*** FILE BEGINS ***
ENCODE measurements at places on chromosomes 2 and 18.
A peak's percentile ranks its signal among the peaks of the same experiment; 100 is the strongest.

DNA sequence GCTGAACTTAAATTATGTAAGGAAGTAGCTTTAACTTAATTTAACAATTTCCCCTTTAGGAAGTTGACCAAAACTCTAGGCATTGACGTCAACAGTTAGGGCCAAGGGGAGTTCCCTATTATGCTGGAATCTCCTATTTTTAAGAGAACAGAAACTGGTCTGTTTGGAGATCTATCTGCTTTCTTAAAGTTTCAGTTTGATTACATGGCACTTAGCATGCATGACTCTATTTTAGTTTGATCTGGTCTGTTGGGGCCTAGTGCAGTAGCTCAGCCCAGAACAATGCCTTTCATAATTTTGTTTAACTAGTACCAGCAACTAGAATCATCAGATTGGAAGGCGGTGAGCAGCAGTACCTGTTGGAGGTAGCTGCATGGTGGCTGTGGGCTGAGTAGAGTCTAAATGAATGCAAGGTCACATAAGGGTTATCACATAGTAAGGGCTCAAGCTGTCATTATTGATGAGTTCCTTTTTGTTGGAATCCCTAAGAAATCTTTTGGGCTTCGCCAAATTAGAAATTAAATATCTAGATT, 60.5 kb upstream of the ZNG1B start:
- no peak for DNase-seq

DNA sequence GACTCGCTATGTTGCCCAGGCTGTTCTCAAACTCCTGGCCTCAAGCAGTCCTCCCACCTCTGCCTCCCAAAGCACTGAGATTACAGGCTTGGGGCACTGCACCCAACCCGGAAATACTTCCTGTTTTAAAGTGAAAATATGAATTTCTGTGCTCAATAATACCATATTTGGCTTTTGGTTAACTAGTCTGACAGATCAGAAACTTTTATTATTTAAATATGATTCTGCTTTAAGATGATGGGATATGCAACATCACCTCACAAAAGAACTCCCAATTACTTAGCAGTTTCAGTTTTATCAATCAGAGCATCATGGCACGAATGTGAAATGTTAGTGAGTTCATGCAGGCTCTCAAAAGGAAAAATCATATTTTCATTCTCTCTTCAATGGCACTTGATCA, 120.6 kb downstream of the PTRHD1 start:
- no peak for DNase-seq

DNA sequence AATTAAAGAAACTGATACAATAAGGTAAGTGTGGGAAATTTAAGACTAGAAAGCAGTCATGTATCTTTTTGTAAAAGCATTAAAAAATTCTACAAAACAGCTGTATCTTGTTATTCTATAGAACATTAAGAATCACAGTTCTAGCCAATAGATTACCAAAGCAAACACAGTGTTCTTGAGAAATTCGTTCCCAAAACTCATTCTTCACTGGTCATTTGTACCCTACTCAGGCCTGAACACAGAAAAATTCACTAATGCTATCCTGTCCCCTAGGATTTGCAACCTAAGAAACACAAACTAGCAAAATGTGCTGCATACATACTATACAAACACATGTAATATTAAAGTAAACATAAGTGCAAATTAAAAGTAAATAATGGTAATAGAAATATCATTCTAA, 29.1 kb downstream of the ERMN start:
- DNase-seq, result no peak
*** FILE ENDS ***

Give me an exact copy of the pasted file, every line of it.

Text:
ENCODE measurements at places on chromosomes 2 and 18.
A peak's percentile ranks its signal among the peaks of the same experiment; 100 is the strongest.

DNA sequence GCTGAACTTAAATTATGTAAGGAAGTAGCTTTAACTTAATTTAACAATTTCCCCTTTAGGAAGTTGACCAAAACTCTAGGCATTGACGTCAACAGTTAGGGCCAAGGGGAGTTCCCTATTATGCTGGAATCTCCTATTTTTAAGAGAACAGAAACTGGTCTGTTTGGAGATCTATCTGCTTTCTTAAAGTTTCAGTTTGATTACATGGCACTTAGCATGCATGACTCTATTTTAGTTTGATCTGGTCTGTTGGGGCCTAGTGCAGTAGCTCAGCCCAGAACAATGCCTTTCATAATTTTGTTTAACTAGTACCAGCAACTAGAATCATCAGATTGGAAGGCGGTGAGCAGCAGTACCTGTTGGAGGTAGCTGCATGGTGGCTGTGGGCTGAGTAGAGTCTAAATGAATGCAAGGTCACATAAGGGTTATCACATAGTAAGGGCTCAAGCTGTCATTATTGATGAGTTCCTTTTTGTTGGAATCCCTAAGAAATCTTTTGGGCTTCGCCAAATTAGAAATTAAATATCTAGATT, 60.5 kb upstream of the ZNG1B start:
- no peak for DNase-seq

DNA sequence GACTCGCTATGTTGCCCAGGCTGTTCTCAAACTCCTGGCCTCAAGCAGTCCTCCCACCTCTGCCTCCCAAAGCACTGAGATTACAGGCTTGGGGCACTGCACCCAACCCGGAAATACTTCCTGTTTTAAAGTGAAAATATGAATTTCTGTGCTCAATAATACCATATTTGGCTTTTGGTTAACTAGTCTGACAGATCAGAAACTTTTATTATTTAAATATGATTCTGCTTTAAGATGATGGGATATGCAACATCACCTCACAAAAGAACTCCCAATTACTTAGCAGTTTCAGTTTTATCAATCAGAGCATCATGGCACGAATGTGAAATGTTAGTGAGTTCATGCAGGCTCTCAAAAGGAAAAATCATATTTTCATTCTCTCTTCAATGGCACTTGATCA, 120.6 kb downstream of the PTRHD1 start:
- no peak for DNase-seq

DNA sequence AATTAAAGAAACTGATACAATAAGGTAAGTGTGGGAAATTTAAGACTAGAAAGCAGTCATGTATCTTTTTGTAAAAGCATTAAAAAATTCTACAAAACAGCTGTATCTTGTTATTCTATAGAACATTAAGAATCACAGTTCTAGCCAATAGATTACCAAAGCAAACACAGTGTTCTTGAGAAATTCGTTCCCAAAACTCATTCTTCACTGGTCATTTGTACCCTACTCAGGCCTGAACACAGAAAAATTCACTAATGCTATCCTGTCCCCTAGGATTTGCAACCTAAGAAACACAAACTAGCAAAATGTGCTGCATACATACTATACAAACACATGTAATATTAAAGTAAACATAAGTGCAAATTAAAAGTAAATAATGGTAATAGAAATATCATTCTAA, 29.1 kb downstream of the ERMN start:
- DNase-seq, result no peak